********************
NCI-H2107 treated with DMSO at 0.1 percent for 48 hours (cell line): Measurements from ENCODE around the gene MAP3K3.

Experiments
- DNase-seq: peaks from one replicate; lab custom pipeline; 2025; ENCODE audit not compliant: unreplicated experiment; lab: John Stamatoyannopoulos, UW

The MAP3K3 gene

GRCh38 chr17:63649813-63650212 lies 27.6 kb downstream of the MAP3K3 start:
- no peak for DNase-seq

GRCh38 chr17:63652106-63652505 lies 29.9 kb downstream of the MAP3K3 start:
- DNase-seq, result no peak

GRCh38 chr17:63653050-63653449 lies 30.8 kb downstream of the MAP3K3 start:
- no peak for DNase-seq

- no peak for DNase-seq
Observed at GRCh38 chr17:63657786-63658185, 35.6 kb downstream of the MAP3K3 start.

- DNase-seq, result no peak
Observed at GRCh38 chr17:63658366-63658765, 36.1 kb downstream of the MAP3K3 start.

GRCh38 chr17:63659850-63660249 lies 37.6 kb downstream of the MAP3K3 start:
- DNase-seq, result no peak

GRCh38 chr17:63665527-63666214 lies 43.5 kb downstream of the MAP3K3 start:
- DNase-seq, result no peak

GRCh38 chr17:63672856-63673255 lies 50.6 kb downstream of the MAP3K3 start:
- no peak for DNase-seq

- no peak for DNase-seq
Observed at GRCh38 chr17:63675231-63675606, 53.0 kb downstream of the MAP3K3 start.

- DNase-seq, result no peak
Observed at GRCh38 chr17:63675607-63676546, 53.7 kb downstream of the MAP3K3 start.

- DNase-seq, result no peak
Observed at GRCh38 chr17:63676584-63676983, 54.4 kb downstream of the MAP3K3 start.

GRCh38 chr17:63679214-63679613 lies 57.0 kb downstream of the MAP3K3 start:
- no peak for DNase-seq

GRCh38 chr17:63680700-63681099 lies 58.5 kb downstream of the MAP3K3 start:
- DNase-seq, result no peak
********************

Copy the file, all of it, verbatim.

NCI-H2107 treated with DMSO at 0.1 percent for 48 hours (cell line): Measurements from ENCODE around the gene MAP3K3.

Experiments
- DNase-seq: peaks from one replicate; lab custom pipeline; 2025; ENCODE audit not compliant: unreplicated experiment; lab: John Stamatoyannopoulos, UW

The MAP3K3 gene

GRCh38 chr17:63649813-63650212 lies 27.6 kb downstream of the MAP3K3 start:
- no peak for DNase-seq

GRCh38 chr17:63652106-63652505 lies 29.9 kb downstream of the MAP3K3 start:
- DNase-seq, result no peak

GRCh38 chr17:63653050-63653449 lies 30.8 kb downstream of the MAP3K3 start:
- no peak for DNase-seq

- no peak for DNase-seq
Observed at GRCh38 chr17:63657786-63658185, 35.6 kb downstream of the MAP3K3 start.

- DNase-seq, result no peak
Observed at GRCh38 chr17:63658366-63658765, 36.1 kb downstream of the MAP3K3 start.

GRCh38 chr17:63659850-63660249 lies 37.6 kb downstream of the MAP3K3 start:
- DNase-seq, result no peak

GRCh38 chr17:63665527-63666214 lies 43.5 kb downstream of the MAP3K3 start:
- DNase-seq, result no peak

GRCh38 chr17:63672856-63673255 lies 50.6 kb downstream of the MAP3K3 start:
- no peak for DNase-seq

- no peak for DNase-seq
Observed at GRCh38 chr17:63675231-63675606, 53.0 kb downstream of the MAP3K3 start.

- DNase-seq, result no peak
Observed at GRCh38 chr17:63675607-63676546, 53.7 kb downstream of the MAP3K3 start.

- DNase-seq, result no peak
Observed at GRCh38 chr17:63676584-63676983, 54.4 kb downstream of the MAP3K3 start.

GRCh38 chr17:63679214-63679613 lies 57.0 kb downstream of the MAP3K3 start:
- no peak for DNase-seq

GRCh38 chr17:63680700-63681099 lies 58.5 kb downstream of the MAP3K3 start:
- DNase-seq, result no peak